• Lithium Polymer, Li-Poly, LiPo (batteries) - Lithium ion polymer batteries, or more commonly lithium polymer batteries (sometimes abbreviated Li-Poly or LiPo) are rechargeable batteries which have descended from lithium ion batteries. Original lithium ion batteries had its electrolyte combined with an organic solvent, making them very stable and long-lasting, but a bit flammable, and not easily rechargeable (or not at all). With Li-Poly, the electrolyte is held in a solid polymer composite such as polyacrylonitrile or other plastic-like mediums. Li-Poly batteries are actually lighter than Li-Ion and since they're not as dangerous as before, they're commonly found throughout consumer products. Oh, they're also much lighter than NiCad or NiHd batteries with the same capacity! But, you must be careful when using these batteries because a 2-cell pack produces 7.4 volts, which can damage receivers not rated for that voltage. You must use a voltage regulator in receivers that are only rated to 6v.

  • MAC - MAC stands for Mean Aerodynamic Chord. MAC is the chord through the centroid of a single wing's plan area. A wing's chord can be difficult to measure because only if a wing was completely rectangular is the MAC equal to the chord. Most wing's aerodynamic centers are at 25% MAC. The ratio of the chord of a wing to its span is known as the aspect ratio. Aspect ratio a relative indication of the lift-induced drag the wing might create. In general, planes with higher aspect ratios, as ones with wide, skinny wings, have less drag. This is why high efficiency gliders have such long wings.

  • Mixer - The name Mixer in the R/C hobby means either a device or function used to mix one or more control surface functions together, such as elevons, flapperons, or ruddervators. You can see a common use of a mixer by clicking Mixers.

  • Model Memory - Model memories is the ability for a transmitter to store several different preferences or settings in a 'memory', each for a separate model plane. Some even can store up to 64 different models with the same transmitter so that you only have to have one transmitter and many different receivers.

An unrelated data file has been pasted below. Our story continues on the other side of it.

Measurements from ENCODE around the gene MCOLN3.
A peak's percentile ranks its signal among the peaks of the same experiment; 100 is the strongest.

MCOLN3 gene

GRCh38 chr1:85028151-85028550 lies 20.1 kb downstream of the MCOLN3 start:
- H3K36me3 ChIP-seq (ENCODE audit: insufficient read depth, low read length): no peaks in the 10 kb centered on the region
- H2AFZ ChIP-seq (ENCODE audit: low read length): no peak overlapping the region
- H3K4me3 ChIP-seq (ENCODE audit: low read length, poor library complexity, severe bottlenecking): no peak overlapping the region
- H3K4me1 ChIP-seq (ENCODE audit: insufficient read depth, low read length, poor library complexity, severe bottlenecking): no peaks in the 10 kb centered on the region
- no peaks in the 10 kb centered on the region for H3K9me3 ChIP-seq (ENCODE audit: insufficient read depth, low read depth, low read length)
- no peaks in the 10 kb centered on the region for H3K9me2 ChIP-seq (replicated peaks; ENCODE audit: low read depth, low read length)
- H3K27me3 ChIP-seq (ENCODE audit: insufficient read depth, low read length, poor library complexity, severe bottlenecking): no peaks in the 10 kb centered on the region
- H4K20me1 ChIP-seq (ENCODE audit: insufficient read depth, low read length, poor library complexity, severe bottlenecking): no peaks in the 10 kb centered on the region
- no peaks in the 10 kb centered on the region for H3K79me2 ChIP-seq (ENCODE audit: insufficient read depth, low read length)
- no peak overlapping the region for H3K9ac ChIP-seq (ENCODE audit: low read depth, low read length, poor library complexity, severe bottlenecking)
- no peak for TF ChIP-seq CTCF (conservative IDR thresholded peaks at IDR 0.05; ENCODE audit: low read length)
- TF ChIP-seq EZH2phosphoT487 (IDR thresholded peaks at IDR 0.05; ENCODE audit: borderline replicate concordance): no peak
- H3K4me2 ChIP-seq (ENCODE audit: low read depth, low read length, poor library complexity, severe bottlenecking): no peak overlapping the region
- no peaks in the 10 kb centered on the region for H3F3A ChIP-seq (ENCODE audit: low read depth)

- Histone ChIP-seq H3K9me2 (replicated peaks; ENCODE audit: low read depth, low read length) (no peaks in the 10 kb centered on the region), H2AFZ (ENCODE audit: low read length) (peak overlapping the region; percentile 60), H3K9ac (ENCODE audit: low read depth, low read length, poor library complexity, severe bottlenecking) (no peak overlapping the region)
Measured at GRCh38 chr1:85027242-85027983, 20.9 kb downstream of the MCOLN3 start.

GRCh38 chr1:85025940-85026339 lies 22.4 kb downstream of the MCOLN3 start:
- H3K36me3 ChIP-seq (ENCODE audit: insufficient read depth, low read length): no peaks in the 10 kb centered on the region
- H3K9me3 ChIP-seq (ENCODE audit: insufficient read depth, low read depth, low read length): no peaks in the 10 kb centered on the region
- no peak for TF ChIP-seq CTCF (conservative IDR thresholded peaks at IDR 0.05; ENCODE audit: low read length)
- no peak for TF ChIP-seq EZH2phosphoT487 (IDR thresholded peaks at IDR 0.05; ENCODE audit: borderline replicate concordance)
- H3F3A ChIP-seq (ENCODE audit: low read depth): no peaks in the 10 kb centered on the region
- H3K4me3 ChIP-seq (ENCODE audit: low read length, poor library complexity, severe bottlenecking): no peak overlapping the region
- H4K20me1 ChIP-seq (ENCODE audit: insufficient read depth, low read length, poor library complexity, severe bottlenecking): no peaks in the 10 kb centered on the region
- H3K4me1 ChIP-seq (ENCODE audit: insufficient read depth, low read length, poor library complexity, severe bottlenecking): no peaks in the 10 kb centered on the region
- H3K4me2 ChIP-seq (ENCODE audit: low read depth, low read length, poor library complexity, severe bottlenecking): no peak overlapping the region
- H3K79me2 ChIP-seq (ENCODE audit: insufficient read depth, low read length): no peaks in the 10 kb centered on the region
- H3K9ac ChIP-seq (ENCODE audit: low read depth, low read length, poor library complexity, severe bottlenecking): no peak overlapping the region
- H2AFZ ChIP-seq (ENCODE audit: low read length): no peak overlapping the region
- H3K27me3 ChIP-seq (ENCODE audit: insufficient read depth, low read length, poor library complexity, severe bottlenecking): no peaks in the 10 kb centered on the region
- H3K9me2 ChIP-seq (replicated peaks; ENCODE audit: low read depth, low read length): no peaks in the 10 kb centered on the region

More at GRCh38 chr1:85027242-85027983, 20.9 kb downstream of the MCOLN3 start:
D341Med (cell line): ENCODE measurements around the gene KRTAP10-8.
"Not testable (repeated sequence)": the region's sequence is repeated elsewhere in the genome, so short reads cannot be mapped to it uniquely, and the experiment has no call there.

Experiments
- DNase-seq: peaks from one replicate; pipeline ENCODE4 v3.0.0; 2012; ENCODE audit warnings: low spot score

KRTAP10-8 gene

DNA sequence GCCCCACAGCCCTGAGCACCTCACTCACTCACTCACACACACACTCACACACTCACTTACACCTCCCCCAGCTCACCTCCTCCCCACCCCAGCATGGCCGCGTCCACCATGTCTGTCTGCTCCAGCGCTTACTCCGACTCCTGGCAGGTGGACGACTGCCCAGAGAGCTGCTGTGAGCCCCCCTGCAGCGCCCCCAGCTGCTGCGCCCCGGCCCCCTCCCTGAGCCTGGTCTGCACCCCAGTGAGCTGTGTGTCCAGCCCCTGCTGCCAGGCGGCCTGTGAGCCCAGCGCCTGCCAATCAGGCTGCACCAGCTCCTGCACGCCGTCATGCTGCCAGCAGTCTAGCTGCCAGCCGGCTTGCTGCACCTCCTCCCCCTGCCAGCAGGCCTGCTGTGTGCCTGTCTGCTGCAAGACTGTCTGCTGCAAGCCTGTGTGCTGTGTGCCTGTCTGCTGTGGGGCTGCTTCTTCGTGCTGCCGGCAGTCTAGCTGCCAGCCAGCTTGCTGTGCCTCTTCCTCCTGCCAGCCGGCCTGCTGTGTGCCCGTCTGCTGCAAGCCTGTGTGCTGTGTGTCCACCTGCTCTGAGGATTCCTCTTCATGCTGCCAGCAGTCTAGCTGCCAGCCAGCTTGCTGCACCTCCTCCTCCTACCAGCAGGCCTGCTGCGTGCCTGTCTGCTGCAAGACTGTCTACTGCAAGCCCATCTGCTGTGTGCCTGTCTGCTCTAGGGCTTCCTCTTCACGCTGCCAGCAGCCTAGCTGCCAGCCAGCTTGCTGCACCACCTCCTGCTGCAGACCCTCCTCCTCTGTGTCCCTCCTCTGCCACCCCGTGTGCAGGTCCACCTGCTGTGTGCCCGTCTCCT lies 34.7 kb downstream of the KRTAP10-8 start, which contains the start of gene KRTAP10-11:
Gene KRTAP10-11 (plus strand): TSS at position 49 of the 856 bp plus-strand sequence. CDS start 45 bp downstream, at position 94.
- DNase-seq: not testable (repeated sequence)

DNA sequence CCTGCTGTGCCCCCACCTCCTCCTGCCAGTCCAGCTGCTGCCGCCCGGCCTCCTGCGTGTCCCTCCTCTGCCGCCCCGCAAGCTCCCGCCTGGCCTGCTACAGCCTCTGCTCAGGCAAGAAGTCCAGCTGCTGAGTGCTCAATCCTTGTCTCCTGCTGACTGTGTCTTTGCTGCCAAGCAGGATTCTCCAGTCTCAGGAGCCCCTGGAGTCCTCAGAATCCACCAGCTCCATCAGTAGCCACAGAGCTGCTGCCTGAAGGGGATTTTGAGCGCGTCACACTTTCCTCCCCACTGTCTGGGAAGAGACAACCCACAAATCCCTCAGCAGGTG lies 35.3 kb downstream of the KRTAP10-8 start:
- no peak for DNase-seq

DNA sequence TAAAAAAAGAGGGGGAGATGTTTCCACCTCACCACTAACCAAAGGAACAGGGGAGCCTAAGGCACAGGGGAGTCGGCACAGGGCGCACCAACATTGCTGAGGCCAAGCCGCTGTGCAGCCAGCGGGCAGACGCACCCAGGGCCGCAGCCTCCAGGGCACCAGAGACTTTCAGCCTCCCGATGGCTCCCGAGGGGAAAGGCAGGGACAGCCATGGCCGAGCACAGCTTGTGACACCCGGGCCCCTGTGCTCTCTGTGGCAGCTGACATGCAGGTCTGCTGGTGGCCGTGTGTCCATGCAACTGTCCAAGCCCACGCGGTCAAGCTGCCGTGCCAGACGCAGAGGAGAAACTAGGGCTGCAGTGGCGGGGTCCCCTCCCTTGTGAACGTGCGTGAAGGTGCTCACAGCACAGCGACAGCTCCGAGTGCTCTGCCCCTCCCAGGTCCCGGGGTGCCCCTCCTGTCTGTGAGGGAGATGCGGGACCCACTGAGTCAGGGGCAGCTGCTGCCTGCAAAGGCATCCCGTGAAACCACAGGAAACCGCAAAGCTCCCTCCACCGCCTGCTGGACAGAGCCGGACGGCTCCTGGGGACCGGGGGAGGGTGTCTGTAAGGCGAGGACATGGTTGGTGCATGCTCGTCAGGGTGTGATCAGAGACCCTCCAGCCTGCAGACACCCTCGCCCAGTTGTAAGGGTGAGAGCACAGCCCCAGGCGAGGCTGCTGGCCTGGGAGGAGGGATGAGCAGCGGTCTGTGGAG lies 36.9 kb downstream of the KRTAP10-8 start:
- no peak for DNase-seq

• NiCad - NiCad is another name for Nickel-Cadmium rechargeable battery. NiCads are used extensively in the R/C hobby (and everywhere from toothbrushes to telephones). NiCads are packaged in a variety of different ways with differing number of individual battery cells. Typically you will find a battery 'pack' with 4 cells connected together. Each cell supplies for 1.2 volts (nominal), so in a pack of 4, the battery provides the rest of the R/C system with a total of 4.8 volts. NiCads have a variety of different capacities (how long they'll last), from 50 milli-Amp-Hour (mAH) to as much 2200 mAH. NiCads can be slow or fast charged and can endure hundreds or even thousands of recharge cycles.

  • NiHd, NiMH, or NiHy - Nickel- [Metal] Hydride is the relative newcomer to the rechargeable battery 'scene'. NiHy batteries have higher to much higher capacities than their NiCad cousins, but are harder to charge (most don't like to be fast charged as these batteries do not develop a large enough voltage peak as NiCads do). NiHy batteries have a much higher internal resistance, so lots of people believe that these types of batteries should not be used in airborne (receiver) packs. This internal resistance can essentially cause too much of an overall voltage drop if one or more servos 'stall'. A servo stall can draw as much as 800 or 900 mA which could then cause the receiver to not get enough voltage and the R/C system would then be non-responsive. Your mileage may vary!

  • Open Class - Open class is a term associated with the larger wingspan, high performance sailplanes. Click Open Class to visit a list of open class sailplanes.

  • Oxygen - This is what you gasp for after climbing cardiac hill retrieving your just 'downed' combat plane.